Choosing five favourite books is a hard task. Since I was a child, and my parents ran a second-hand bookstore, allowing me access to anything I wanted to read, I have been an avid reader. Both my parents loved to read too and it was quite normal for all of us to sit among stacked up boxes of books, reading together.
Since those bookish days of my childhood I have discovered many favourite novelists and poets. There are so many books that mean a great deal to me and I am always adding to my ‘best books’ list. But in the interests of narrowing things down, here are a few of my all time favourites.
Tess of the d’Urbervilles by Thomas Hardy. Penniless young Tess is sent by her father to visit a rich relative, hoping this connection with nobility might change their family fortunes. It turns out the relative is no relation at all but this mistaken connection sparks off terrible events which will change Tess’s life forever. Thomas Hardy was also a poet and his ability to describe the natural world is breathtaking. He created characters that remain as real and as affecting today as they did to his 19th century readers. Every time I read this novel, I find new aspects of it to marvel at.
Beloved by Toni Morrison. This is a story of slavery in America. It concerns the men and women of a plantation called Sweet Home, which is anything but sweet. It is also the story of Sethe and her love for her child, and the lengths she will go to in the name of that love. Beloved is a novel of memories, of stories to be laid down, and stories not to be passed on. Written in sweeping lyrical prose, it is a gripping story. The kind of book I can take off the shelf and find myself, an hour later, still standing there, reading it, unaware of time passing.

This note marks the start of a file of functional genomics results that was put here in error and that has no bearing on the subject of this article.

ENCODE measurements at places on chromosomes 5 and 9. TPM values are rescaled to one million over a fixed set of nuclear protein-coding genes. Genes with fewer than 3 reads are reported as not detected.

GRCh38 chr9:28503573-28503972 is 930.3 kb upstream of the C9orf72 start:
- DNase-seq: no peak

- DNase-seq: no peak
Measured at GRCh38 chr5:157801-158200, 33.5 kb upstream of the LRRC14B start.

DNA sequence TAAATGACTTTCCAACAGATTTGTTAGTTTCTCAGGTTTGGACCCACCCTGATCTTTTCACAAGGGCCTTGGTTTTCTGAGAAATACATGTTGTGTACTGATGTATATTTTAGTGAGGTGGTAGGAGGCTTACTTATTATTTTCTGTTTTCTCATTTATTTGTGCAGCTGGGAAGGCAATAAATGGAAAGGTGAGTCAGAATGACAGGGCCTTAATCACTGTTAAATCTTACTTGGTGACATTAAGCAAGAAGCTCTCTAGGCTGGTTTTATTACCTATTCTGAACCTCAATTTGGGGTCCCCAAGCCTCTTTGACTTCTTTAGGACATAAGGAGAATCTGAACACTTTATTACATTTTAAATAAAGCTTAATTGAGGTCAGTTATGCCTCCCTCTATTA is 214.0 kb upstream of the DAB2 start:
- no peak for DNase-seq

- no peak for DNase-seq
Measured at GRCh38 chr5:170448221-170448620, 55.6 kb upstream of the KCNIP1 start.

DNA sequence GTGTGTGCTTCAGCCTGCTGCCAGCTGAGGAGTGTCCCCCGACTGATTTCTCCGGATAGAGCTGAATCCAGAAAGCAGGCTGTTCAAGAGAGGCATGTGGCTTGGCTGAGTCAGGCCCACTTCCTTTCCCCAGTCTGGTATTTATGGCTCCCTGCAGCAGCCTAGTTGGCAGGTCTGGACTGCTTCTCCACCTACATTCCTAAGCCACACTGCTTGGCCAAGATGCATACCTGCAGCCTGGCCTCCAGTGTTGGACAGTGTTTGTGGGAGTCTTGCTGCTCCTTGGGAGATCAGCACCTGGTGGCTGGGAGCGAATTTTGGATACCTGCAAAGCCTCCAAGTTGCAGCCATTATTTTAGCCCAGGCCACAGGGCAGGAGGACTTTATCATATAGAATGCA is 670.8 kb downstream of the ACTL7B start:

Any Human Heart by William Boyd. The novel relates the story of an Englishman called Logan Mountstuart. Presented as his diaries, we start at his birth in 1906 and continue to his death in France aged 85 in 1991. The novel is an utterly convincing portrayal of a man and his life through the changing twentieth century. Heartwarming and tragic in turns, I lose myself in this book every time I pick it up.
Wind in the Willows by Kenneth Graham. I have always loved this Edwardian classic for its joyous storytelling and its wonderful depictions of rural life and nature. The characters are glorious: Ratty, Mole, Badger and the fabulous Mr Toad. They live by a river and their adventures are a delight to read. The river is a whole other character too, a river that, as Mole says, carries, “a babbling procession of the best stories in the world, sent from the heart of the earth to be told at last to the insatiable sea.”
Tinkers by Paul Harding. This slim, perfect little book touched my heart the first time I read it. It took Paul Harding ten years to write and is his debut novel. Tinkers won a Pulitzer Prize for fiction in America and I am glad it got the recognition it deserved. It is the simple and graceful story of a dying man remembering his life and his father. Harding’s prose is poetic, full of dazzling imagery and written with love, warmth and a tremendous sense of humanity.
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